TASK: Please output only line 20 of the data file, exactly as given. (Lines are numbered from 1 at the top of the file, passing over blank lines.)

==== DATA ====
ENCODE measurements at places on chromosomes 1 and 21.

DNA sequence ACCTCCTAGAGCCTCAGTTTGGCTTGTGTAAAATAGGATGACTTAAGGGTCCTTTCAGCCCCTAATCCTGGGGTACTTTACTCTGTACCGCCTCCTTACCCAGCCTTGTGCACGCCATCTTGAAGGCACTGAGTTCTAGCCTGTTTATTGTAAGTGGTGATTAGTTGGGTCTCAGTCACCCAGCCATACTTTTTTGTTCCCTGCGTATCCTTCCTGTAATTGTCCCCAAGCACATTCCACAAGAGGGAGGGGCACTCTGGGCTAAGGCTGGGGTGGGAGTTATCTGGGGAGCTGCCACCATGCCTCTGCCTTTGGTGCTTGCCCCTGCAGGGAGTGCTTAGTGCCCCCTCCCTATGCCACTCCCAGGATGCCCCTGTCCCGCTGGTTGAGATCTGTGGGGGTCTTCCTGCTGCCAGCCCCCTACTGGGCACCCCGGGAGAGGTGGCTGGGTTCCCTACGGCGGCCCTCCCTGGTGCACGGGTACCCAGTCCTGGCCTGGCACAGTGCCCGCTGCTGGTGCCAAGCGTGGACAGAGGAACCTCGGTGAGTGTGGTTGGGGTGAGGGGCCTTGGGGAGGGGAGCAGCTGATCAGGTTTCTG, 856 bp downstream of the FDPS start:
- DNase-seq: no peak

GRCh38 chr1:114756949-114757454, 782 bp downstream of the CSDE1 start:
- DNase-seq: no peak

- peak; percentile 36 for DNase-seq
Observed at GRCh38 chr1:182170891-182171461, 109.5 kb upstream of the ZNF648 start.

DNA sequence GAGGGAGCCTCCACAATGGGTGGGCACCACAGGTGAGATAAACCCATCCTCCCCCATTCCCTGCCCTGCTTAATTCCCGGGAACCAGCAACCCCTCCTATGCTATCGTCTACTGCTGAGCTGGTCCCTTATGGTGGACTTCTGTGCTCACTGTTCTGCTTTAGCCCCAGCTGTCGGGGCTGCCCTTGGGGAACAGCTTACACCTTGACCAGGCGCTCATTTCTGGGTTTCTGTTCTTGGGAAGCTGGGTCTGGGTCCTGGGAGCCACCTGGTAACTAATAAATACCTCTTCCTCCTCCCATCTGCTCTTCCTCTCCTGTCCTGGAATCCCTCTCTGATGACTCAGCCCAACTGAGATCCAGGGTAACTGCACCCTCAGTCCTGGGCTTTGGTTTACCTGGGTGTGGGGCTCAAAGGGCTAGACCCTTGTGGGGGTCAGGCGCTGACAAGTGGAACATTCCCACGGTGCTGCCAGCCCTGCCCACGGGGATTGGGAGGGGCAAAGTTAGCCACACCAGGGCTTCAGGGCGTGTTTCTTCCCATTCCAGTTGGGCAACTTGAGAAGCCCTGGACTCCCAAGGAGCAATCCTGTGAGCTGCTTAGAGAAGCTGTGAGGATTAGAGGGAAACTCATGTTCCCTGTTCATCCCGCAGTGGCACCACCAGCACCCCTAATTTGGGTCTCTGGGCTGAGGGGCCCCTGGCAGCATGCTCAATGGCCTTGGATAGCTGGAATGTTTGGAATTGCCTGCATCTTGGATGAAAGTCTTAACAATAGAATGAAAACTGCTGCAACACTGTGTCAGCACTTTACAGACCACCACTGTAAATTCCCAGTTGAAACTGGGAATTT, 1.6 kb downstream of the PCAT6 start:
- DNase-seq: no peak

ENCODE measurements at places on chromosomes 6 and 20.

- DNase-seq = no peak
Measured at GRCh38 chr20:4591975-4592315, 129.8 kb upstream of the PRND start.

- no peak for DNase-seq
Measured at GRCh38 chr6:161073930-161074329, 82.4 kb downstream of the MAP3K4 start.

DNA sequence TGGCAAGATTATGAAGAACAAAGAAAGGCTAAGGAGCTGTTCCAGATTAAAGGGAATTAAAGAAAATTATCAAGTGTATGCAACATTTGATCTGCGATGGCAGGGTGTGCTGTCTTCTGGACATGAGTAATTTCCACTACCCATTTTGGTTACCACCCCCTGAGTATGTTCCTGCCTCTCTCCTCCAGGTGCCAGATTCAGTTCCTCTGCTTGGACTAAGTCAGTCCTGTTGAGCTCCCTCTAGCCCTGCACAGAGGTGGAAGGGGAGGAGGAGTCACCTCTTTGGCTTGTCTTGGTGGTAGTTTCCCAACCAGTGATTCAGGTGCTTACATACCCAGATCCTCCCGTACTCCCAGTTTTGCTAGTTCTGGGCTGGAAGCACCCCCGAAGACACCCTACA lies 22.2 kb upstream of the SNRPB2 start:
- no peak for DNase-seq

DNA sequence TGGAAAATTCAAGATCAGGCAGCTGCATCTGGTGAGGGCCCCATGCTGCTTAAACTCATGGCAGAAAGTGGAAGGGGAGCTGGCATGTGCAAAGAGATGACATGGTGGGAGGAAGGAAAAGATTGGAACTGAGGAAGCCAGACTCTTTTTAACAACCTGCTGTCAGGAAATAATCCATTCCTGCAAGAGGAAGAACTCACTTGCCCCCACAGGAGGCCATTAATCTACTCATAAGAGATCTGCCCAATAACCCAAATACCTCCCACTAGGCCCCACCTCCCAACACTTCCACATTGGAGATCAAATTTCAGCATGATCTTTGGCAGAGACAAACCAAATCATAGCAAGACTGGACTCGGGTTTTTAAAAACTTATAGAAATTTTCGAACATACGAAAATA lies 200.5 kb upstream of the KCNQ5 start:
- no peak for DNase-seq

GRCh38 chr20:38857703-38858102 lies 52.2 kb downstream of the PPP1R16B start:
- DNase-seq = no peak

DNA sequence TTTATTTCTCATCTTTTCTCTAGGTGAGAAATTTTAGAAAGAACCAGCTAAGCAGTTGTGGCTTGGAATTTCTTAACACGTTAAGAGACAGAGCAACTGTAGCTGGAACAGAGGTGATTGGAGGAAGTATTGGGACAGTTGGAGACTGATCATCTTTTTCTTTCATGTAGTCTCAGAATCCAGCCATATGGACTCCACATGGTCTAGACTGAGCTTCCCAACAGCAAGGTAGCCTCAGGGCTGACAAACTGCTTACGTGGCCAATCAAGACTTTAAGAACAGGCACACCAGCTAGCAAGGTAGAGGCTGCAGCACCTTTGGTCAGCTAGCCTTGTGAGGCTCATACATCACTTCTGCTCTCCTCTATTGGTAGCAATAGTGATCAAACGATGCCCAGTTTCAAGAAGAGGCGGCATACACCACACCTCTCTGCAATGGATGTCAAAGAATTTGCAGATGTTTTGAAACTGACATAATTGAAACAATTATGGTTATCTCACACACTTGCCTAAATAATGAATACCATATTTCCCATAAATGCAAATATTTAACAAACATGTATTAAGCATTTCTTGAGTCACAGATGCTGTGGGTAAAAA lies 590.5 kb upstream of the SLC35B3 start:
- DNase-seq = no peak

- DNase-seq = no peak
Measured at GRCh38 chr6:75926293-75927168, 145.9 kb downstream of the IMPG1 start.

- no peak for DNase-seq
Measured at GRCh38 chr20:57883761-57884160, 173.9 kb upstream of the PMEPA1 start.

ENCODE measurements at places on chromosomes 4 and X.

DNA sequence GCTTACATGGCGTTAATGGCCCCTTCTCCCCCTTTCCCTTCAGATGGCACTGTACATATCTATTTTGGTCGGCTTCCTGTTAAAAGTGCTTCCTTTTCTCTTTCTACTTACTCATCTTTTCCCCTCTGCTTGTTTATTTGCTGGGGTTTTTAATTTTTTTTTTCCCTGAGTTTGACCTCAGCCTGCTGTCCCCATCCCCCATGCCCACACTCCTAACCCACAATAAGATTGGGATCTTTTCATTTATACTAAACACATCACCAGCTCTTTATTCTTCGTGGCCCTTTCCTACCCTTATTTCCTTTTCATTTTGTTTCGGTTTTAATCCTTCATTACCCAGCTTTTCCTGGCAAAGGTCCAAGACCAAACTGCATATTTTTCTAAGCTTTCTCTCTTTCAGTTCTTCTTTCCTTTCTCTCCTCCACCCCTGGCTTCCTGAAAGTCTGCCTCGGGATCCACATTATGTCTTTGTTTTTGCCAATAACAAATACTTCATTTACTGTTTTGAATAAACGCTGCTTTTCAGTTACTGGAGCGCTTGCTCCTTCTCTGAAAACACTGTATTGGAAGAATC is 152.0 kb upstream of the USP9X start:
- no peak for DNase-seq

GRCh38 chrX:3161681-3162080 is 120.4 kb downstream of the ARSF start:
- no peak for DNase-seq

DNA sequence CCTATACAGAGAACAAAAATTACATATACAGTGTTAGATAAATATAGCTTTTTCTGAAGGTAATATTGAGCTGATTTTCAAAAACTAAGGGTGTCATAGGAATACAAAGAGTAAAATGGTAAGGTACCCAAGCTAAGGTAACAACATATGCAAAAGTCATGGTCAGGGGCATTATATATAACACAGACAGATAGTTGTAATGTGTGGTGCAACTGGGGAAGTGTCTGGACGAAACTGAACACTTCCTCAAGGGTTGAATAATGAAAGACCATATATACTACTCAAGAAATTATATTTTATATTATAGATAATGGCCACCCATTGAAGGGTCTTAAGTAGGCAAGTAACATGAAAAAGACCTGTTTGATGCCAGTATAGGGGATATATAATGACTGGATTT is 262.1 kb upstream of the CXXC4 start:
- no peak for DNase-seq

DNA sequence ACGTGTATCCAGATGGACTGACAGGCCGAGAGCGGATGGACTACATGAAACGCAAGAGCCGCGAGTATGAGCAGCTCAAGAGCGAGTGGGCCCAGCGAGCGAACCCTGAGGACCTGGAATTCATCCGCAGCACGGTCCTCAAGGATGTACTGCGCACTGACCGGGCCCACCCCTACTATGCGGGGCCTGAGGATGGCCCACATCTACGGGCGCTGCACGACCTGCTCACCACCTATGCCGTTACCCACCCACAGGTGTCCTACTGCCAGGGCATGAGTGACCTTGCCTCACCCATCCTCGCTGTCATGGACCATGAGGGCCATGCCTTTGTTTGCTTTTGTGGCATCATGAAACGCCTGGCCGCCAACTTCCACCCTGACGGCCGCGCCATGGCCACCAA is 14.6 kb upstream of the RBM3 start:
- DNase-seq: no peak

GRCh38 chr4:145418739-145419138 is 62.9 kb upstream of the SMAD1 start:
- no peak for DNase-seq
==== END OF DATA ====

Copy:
- DNase-seq = no peak